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E-Alert Case Updates

Zicam Case Survives Motion to Dismiss

Matrixx Initiatives v. Siracusano
No. 09-1156 (U.S. 2011)

by Colleen K. O’Brien, Law Clerk
Semmes, Bowen & Semmes (

A recent decision delivered by the Hon. Sonia Sotomayor, writing for a unanimous Court, calls the heightened pleading requirements of Bell Atlantic Corp. v. Twombly and Ashcroft v. Iqbal into question. To review, Twombly and Iqbal raised the standard for pleading in the federal courts from mere “notice pleading” to “plausibility pleading.” To prevail at the motion to dismiss stage, a Plaintiff’s Complaint must state enough facts to state a “plausible” claim. Although this case dealt with securities fraud, it will likely have repercussions in other areas of jurisprudence, particularly in product liability, as the case dealt with the issue of scientific reporting.

In the case, investors filed a securities fraud class action against Matrixx, the maker of the Zicam cold remedy. The suit was based on Matrixx’s alleged failure to disclose reports of a possible link between Zicam and the loss of smell. When the reports later surfaced in the media, the stock value of the product fell, and the investors brought suit against Matrixx for failing to disclose adverse event reports when they were considering investment in the company.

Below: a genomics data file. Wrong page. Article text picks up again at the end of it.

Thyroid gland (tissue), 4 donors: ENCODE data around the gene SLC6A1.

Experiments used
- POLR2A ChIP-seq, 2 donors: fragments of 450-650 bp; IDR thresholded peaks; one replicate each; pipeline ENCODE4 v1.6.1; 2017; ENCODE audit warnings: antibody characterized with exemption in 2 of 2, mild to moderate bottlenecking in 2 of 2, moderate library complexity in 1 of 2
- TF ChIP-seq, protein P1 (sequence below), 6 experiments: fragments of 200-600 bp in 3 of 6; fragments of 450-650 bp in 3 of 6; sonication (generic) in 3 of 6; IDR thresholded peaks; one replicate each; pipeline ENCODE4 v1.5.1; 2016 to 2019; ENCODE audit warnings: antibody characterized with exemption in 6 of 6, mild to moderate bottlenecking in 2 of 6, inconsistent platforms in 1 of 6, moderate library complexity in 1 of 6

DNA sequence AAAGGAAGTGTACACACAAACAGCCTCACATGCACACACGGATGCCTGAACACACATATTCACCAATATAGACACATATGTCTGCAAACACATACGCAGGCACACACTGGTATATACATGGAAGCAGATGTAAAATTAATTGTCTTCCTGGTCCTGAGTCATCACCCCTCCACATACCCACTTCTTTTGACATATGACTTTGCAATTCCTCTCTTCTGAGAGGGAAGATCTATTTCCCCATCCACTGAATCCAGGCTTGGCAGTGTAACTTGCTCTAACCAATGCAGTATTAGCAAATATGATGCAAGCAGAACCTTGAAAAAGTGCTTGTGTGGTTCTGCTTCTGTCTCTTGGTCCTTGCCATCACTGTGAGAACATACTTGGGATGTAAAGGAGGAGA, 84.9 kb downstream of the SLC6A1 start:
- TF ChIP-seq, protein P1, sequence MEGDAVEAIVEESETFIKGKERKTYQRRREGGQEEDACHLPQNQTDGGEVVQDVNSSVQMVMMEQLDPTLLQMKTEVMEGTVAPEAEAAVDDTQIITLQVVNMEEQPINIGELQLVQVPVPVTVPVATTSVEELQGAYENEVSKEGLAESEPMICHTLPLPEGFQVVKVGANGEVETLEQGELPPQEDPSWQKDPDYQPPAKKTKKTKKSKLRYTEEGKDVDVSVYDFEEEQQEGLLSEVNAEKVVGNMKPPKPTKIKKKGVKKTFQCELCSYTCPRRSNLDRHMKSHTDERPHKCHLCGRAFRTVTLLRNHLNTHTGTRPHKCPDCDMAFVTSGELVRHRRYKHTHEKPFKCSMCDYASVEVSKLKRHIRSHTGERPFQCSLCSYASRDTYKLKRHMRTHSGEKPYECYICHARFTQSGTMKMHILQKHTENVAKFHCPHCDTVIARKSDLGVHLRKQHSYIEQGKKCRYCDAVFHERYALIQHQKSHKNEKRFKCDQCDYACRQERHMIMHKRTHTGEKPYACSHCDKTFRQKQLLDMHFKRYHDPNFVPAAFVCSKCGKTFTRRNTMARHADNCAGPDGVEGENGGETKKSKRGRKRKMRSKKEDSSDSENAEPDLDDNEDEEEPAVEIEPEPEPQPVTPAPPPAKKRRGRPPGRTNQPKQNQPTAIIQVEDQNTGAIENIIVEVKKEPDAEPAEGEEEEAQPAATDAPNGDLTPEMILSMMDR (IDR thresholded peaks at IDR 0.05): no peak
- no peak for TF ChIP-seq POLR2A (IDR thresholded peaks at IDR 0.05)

Matrixx moved to dismiss the Complaint, arguing that the investors had not sufficiently pled the necessary elements of material misstatement. Matrixx argued that the adverse event reports were not material because they did not establish a “statistically significant” risk that Zicam caused loss of smell. The Court disagreed, and concluded that the Complaint adequately alleged information linking Zicam to loss of smell, which would have been significant to a reasonable investor. Assuming the allegations of the Complaint to be true, as the Court must do at the motion to dismiss stage, the adverse event reports plausibly indicated a reliable causal link between Zicam and loss of smell, which allowed the claim to survive. The fact that the reports did not establish a statistical significance between Zicam and loss of smell was of no moment to the Court.

It is possible that the holding from this case may make it easier for plaintiffs in product liability cases to survive a motion to dismiss. However, strong scientific evidence will still be required in later stages of litigation, such as in a motion for summary judgment, or at trial.